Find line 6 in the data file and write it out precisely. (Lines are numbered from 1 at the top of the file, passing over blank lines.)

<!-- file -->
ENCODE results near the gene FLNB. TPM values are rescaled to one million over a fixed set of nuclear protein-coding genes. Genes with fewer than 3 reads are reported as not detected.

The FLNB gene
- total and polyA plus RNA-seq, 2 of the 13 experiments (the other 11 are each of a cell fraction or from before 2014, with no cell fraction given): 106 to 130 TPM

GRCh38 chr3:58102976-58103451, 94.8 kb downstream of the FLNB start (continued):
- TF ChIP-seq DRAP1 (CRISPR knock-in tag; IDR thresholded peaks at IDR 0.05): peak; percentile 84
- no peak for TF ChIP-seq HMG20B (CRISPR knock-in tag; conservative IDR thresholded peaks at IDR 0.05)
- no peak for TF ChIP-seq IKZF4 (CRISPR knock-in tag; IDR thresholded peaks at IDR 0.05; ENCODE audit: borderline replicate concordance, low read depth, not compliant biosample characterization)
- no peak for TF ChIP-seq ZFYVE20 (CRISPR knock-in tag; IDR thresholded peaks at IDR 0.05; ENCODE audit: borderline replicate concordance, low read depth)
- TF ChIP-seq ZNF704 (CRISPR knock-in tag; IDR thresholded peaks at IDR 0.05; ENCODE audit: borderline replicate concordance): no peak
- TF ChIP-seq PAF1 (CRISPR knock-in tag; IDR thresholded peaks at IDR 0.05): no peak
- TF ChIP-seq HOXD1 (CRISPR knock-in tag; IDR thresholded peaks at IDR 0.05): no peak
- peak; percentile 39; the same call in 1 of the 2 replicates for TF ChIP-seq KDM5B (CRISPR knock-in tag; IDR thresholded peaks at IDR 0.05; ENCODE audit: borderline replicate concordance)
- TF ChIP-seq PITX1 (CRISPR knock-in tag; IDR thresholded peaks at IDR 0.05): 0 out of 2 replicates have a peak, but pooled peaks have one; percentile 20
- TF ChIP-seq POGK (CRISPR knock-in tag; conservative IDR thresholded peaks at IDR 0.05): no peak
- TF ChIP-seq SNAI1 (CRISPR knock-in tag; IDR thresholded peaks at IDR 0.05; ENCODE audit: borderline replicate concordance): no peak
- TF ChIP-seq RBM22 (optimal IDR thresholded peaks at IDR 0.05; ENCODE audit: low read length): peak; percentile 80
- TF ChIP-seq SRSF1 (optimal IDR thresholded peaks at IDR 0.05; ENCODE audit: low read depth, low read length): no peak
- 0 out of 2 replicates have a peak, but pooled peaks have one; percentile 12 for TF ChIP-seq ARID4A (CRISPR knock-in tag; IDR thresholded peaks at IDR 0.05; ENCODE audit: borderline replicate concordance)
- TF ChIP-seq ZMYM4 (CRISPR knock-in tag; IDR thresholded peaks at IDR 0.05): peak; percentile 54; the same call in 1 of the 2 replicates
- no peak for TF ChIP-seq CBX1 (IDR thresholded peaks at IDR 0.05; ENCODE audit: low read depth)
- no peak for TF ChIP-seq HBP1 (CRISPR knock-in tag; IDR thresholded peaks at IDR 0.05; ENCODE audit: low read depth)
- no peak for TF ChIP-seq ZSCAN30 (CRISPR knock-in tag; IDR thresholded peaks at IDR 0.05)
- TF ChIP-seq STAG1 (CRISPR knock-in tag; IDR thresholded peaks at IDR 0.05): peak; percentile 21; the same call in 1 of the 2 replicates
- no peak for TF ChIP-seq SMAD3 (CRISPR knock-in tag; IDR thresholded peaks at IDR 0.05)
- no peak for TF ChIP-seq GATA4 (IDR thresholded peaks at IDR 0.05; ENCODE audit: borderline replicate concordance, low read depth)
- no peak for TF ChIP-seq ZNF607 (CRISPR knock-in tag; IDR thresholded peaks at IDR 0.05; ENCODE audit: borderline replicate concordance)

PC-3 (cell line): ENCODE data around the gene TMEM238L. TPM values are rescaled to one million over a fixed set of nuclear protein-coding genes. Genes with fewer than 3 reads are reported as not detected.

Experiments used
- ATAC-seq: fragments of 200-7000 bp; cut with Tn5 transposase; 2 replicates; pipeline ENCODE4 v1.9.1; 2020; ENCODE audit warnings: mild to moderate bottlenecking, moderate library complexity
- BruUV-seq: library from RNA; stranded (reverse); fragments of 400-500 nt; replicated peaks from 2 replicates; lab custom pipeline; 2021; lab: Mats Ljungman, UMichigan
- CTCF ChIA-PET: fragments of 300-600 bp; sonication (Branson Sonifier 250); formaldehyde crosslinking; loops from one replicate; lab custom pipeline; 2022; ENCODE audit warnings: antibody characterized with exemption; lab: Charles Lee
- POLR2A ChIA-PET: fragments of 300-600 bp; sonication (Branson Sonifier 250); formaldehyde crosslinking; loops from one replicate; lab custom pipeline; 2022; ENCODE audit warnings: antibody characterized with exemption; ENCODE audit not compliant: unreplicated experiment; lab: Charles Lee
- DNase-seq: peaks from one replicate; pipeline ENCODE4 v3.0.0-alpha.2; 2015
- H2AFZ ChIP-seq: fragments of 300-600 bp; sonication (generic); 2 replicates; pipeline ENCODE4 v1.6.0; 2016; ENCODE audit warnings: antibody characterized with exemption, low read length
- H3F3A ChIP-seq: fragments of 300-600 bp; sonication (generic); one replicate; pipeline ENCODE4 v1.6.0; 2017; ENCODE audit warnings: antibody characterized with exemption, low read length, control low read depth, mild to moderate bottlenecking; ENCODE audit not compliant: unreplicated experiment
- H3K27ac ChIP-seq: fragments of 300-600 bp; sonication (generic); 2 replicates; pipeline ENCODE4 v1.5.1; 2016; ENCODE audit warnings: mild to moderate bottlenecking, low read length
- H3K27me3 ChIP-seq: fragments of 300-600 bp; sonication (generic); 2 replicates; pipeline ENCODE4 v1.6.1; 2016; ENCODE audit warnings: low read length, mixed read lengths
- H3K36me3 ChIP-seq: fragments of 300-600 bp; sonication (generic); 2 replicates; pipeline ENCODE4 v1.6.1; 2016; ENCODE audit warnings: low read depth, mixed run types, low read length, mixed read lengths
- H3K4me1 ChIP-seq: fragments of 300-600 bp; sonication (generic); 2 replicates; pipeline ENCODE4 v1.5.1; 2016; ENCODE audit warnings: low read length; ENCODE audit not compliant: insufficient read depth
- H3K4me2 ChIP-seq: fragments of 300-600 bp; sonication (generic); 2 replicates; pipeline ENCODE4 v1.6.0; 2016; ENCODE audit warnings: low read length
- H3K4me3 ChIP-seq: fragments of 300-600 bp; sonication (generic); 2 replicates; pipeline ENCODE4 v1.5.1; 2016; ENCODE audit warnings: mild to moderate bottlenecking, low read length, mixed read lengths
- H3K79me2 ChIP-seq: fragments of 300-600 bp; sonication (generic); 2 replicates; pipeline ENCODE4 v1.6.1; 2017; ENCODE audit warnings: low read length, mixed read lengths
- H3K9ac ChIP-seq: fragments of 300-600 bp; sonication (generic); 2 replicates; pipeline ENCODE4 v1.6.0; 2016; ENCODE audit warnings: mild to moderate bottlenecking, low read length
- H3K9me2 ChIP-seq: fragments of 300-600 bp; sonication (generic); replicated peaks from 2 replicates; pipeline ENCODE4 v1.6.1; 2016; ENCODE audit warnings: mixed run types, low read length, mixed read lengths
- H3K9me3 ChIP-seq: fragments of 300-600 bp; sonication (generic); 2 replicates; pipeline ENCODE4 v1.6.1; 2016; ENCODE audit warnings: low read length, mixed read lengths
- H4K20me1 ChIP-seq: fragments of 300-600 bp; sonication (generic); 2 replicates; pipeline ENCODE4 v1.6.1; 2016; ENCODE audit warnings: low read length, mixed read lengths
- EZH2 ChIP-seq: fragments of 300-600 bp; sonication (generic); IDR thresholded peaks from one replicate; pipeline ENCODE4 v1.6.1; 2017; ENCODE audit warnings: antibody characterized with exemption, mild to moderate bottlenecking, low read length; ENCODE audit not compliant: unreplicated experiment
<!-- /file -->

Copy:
- no peak for TF ChIP-seq HMG20B (CRISPR knock-in tag; conservative IDR thresholded peaks at IDR 0.05)